This article was first published in The Rabbit Hole: Vol 5, put out by The Shiny Squirrel
I’ve recently given up drinking water, turning instead to herbal infusions all day, every day. Hot, cold, cool, warm, or sometimes as a popsicle. The infusions I make as an apprenticing herbalist are delicious and nutrient-rich, providing support for different body systems. I might drink an infusion with peppermint thrown in to ease a stomach ache, rosemary to ward off a headache, vitex to regulate my cycle, or rose and lavender to relax. I especially love making infusions of plants I find growing wild in my yard like red clover, yarrow, dandelion, or bee balm.
Making Herbal Infusions
When I make an herbal infusion I generally use about 1 - 2 tsp of fresh picked or high-quality dry herb for every 1 cup of water. I make sure to let the herb steep for 5 - 10 minutes, covered to retain the beneficial volatile oils, in just- boiled water. In the summer I like to make a super-concentrated cup and mix it with cold water in a giant jar to keep in the fridge for several days.
Herbal Infusion Recipes
I’ve shared some of my favorite recipes for summer infusions below. While I listed the medicinal benefits of each, they can all just be enjoyed for flavor. Enjoy them hot or cold.
REFRESH: Salad burnet (½ part) and Mint (1 part)-- Fresh and cooling. Helps with stomach aches. Salad Burnet is an easy-to-grow garden herbs that’s wonderfully cucumber-y (you can also use cucumber if you can’t find salad burnet). Mint of all types (but especially peppermint) help stomach aches.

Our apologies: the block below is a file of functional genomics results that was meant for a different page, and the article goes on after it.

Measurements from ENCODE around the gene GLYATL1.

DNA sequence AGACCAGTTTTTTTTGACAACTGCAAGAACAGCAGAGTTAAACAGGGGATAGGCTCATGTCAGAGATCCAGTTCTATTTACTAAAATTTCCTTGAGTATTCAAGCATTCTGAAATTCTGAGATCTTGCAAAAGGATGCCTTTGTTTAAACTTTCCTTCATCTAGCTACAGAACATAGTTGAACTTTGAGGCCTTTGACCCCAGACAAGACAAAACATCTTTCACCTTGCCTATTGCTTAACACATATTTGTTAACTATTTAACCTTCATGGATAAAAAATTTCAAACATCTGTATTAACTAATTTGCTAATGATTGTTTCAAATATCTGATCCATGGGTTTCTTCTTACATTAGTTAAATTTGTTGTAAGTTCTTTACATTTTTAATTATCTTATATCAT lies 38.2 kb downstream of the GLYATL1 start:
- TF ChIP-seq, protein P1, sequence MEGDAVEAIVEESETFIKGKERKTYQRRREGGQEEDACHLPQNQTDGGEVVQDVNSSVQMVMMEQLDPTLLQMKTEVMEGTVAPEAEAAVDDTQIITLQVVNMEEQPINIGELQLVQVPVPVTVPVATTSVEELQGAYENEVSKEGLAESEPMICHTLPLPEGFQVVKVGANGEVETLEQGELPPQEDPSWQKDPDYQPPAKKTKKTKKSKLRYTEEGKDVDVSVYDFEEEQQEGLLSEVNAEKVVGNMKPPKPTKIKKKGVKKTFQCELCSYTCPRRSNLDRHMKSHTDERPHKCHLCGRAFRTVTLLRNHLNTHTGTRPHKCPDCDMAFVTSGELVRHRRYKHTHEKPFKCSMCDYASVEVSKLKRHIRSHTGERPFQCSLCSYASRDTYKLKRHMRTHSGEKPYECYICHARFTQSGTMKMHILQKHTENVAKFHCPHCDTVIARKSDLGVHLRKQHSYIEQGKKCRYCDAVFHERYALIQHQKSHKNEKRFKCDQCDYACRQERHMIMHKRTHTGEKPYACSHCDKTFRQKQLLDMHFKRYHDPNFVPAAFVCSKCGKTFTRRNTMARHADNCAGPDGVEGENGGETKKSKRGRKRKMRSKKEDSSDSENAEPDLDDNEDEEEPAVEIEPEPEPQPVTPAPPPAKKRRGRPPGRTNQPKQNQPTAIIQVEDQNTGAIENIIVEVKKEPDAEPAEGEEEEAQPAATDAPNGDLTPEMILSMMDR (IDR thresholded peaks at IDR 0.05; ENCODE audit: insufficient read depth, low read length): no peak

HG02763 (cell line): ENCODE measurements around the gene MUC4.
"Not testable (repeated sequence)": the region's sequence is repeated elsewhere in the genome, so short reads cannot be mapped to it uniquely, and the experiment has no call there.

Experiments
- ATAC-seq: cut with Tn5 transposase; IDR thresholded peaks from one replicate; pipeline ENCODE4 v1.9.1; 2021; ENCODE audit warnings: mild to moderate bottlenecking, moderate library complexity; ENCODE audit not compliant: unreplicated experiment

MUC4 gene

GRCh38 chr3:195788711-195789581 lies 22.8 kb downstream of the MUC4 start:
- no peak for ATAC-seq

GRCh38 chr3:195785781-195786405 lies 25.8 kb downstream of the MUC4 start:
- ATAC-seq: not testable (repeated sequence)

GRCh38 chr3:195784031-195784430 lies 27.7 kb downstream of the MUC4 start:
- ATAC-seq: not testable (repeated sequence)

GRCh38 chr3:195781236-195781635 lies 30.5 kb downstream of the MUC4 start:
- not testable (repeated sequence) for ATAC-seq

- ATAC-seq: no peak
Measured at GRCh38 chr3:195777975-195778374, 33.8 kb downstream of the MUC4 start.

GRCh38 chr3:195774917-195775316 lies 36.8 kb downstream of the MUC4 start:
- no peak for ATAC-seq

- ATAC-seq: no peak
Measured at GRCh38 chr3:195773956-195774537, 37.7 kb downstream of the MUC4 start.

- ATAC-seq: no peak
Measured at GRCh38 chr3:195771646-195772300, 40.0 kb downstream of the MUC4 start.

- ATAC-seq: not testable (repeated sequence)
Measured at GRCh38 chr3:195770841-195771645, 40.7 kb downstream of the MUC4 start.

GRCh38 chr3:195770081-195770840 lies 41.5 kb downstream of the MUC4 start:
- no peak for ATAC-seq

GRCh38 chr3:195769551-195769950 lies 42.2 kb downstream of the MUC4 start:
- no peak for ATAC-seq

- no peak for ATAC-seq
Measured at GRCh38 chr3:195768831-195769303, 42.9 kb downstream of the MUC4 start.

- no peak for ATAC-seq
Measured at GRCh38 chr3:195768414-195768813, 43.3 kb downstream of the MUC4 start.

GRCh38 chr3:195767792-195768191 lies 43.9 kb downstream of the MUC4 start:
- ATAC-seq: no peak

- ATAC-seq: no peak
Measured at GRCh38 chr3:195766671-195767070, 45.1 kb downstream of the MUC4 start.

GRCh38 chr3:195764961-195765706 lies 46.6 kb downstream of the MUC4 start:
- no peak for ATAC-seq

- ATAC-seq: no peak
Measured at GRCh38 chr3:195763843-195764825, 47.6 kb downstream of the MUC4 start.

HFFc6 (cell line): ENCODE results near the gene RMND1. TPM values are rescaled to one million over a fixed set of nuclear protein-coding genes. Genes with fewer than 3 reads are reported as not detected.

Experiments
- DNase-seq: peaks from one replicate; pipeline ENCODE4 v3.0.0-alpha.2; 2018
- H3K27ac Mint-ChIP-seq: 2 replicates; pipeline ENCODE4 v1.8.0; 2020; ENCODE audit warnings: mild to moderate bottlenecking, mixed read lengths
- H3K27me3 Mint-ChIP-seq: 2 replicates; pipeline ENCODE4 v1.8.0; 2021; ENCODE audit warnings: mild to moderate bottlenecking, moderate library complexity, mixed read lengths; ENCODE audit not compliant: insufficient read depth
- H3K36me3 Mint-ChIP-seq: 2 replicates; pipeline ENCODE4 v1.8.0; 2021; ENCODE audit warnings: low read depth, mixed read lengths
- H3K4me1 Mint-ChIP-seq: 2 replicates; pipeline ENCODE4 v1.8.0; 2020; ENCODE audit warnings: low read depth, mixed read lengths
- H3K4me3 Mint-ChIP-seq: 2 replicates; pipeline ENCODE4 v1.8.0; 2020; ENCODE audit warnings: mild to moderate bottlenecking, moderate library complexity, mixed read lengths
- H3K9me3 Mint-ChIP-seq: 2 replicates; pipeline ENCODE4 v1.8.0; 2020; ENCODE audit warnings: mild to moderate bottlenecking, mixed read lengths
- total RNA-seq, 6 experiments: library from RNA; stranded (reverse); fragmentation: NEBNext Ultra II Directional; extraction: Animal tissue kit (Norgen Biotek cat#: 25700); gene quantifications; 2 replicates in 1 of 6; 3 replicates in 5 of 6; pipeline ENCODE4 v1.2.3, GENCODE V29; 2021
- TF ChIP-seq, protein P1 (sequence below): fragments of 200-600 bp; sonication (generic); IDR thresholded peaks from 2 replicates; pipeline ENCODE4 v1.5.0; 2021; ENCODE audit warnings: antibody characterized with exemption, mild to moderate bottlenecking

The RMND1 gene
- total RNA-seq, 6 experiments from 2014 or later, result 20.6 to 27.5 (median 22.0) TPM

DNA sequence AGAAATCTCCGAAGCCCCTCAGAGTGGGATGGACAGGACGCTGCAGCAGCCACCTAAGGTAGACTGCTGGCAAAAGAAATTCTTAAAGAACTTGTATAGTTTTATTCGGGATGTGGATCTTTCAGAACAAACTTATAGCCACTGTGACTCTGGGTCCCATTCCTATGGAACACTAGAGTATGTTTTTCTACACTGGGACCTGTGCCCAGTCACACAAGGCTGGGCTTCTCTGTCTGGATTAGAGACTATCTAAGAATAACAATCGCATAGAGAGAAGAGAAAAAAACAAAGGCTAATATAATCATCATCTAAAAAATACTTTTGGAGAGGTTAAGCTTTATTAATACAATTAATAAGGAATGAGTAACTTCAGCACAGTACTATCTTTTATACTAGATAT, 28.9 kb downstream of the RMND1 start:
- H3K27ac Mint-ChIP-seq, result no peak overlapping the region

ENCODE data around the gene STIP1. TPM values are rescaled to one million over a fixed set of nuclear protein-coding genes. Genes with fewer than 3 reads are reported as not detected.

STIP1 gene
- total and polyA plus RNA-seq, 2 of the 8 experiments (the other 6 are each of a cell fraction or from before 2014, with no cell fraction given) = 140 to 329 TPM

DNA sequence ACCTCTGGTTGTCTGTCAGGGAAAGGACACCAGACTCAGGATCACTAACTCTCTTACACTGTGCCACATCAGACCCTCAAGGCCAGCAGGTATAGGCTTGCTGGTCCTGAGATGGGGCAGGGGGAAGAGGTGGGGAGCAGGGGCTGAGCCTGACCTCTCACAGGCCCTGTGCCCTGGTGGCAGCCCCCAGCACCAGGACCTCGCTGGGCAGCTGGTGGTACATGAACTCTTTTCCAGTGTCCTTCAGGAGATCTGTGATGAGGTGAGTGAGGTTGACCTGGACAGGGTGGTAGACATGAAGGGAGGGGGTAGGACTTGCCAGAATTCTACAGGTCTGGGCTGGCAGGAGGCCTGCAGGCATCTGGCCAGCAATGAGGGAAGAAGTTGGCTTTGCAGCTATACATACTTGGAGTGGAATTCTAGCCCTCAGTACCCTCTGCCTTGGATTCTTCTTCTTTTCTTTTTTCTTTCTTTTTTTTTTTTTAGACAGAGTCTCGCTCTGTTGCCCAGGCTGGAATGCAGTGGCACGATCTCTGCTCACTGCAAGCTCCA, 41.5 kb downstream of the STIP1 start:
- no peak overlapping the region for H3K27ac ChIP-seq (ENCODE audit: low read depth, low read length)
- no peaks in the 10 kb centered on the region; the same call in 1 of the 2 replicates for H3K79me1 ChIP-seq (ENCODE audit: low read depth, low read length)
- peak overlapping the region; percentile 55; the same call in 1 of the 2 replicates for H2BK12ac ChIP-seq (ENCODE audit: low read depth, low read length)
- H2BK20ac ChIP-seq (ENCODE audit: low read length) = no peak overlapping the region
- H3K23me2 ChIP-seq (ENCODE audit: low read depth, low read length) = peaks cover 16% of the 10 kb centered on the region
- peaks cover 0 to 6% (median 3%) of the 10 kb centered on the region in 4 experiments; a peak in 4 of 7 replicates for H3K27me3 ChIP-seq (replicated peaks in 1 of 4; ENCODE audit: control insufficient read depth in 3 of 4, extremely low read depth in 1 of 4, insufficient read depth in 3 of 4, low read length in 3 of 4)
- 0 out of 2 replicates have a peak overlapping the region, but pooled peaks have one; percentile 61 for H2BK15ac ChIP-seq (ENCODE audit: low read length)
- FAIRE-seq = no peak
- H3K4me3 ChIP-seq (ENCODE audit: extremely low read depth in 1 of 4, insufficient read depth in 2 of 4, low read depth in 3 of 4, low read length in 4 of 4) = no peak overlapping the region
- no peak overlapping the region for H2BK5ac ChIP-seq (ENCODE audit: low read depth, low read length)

ZESTY: Hibiscus (1 part), Stevia (½ part), and Ginger (1 part)-- Tart, spicy, sweet, stimulating. Helps nausea, cramps. Hibiscus is high in vitamin C and surprisingly tart. Stevia adds sweetness. Ginger is the powerful plant in this recipe, providing nausea relief and stimulating circulation.
CITRUS: Lemon balm (1 part) and Bee Balm (½ part)-- Fruity, aromatic. Helps stomach aches and promotes relaxation. Lemon balm is both a balm for anxiety and stomach ache. Bee balm (one of my favorite summer herbs and reminiscent of Bergamot, the major flavor of Earl Grey) eases all kinds of digestive problems.
Drinking Hot vs Cold beverages
I’d be remiss not to mention something I’ve learned while studying herbal infusions that many find surprising. According to Traditional Chinese Medicine drinking cold water disrupts the harmony of the body. It cools the digestive system, slowing it down, and forces the body to do work to maintain its temperature, which ultimately makes you warmer. Drinking hot water, on the other hand, will make you sweat-- ultimately cooling. I personally drink a lot of my infusions at room temperature. Of course, a cool drink in summer just feels really lovely sometimes!